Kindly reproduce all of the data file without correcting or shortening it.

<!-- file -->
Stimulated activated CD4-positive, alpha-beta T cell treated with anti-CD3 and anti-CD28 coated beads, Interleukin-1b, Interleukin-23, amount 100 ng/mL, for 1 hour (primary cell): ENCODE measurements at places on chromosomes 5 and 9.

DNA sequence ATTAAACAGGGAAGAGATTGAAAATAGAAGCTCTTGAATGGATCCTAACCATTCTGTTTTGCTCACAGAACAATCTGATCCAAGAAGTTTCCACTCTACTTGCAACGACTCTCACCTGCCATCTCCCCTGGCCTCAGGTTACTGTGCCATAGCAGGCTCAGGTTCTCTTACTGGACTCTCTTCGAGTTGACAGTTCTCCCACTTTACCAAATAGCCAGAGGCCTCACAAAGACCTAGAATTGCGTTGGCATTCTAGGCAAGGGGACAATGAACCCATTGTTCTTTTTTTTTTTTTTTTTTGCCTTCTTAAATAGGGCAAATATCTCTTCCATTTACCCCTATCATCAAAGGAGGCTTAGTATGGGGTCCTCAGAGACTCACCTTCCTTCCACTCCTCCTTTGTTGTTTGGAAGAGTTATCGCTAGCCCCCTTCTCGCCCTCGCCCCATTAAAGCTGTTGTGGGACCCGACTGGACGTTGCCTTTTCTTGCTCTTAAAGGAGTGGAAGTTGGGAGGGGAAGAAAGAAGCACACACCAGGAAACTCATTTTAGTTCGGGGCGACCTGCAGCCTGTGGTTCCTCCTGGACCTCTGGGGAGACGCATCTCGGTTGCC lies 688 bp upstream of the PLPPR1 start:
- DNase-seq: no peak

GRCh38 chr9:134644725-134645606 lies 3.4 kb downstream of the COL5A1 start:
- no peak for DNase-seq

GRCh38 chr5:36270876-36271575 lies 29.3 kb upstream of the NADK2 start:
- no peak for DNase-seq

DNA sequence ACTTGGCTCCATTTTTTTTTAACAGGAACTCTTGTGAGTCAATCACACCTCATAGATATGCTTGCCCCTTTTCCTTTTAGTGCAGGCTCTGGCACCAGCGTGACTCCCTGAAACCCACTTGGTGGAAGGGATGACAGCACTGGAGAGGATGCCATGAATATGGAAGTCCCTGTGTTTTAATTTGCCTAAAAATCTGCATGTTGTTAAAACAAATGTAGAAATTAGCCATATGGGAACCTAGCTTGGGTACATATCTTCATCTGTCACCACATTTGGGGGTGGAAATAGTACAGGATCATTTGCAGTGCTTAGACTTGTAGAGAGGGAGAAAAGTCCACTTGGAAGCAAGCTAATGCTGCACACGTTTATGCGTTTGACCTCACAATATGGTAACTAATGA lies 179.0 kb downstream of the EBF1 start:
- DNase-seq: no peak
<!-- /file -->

Stimulated activated CD4-positive, alpha-beta T cell treated with anti-CD3 and anti-CD28 coated beads, Interleukin-1b, Interleukin-23, amount 100 ng/mL, for 1 hour (primary cell): ENCODE measurements at places on chromosomes 5 and 9.

DNA sequence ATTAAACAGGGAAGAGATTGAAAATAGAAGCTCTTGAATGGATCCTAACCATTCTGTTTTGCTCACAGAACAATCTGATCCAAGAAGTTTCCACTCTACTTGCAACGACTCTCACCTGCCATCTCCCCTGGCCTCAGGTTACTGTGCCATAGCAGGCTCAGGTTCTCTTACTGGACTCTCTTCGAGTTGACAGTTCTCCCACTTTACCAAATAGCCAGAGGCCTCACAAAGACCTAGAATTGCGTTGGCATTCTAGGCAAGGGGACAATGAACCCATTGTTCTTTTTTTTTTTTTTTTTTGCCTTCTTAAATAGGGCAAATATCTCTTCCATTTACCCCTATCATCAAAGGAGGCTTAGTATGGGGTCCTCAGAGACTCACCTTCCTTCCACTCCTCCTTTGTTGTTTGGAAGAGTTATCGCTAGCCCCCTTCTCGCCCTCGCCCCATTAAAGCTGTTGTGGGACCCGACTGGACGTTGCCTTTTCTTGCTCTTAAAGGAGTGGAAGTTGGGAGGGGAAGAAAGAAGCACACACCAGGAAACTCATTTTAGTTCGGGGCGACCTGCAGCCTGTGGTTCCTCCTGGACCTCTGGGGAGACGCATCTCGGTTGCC lies 688 bp upstream of the PLPPR1 start:
- DNase-seq: no peak

GRCh38 chr9:134644725-134645606 lies 3.4 kb downstream of the COL5A1 start:
- no peak for DNase-seq

GRCh38 chr5:36270876-36271575 lies 29.3 kb upstream of the NADK2 start:
- no peak for DNase-seq

DNA sequence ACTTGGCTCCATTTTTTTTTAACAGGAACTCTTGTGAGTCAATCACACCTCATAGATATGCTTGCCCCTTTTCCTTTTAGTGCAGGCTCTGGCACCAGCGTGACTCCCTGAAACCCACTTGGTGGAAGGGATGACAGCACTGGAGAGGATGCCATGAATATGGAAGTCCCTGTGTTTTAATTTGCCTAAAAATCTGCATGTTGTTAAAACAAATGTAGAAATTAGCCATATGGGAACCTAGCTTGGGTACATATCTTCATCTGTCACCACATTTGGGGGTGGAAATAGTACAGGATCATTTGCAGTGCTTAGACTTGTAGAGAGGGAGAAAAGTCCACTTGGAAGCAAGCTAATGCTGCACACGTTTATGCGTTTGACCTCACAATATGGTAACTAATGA lies 179.0 kb downstream of the EBF1 start:
- DNase-seq: no peak